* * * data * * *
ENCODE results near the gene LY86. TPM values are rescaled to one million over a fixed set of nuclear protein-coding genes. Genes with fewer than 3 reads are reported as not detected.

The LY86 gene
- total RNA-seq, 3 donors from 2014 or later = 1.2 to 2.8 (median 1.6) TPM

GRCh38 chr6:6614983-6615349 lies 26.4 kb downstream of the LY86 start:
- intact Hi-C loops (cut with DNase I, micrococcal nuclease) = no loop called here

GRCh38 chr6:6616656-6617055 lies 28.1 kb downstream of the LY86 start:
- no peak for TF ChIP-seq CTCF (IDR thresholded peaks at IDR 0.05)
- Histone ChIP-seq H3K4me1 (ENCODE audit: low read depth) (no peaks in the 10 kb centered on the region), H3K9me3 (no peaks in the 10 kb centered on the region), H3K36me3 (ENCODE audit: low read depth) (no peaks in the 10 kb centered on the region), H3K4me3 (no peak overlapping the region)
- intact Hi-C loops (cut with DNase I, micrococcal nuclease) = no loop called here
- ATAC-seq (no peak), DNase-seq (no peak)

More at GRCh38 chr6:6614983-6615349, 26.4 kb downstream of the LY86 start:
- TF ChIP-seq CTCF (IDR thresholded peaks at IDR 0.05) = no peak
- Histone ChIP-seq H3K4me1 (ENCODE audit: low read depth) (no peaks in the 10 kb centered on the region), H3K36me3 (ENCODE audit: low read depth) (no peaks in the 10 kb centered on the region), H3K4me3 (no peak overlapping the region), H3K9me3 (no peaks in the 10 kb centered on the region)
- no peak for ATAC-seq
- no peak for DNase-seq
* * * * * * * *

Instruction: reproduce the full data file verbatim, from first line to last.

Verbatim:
ENCODE results near the gene LY86. TPM values are rescaled to one million over a fixed set of nuclear protein-coding genes. Genes with fewer than 3 reads are reported as not detected.

The LY86 gene
- total RNA-seq, 3 donors from 2014 or later = 1.2 to 2.8 (median 1.6) TPM

GRCh38 chr6:6614983-6615349 lies 26.4 kb downstream of the LY86 start:
- intact Hi-C loops (cut with DNase I, micrococcal nuclease) = no loop called here

GRCh38 chr6:6616656-6617055 lies 28.1 kb downstream of the LY86 start:
- no peak for TF ChIP-seq CTCF (IDR thresholded peaks at IDR 0.05)
- Histone ChIP-seq H3K4me1 (ENCODE audit: low read depth) (no peaks in the 10 kb centered on the region), H3K9me3 (no peaks in the 10 kb centered on the region), H3K36me3 (ENCODE audit: low read depth) (no peaks in the 10 kb centered on the region), H3K4me3 (no peak overlapping the region)
- intact Hi-C loops (cut with DNase I, micrococcal nuclease) = no loop called here
- ATAC-seq (no peak), DNase-seq (no peak)

More at GRCh38 chr6:6614983-6615349, 26.4 kb downstream of the LY86 start:
- TF ChIP-seq CTCF (IDR thresholded peaks at IDR 0.05) = no peak
- Histone ChIP-seq H3K4me1 (ENCODE audit: low read depth) (no peaks in the 10 kb centered on the region), H3K36me3 (ENCODE audit: low read depth) (no peaks in the 10 kb centered on the region), H3K4me3 (no peak overlapping the region), H3K9me3 (no peaks in the 10 kb centered on the region)
- no peak for ATAC-seq
- no peak for DNase-seq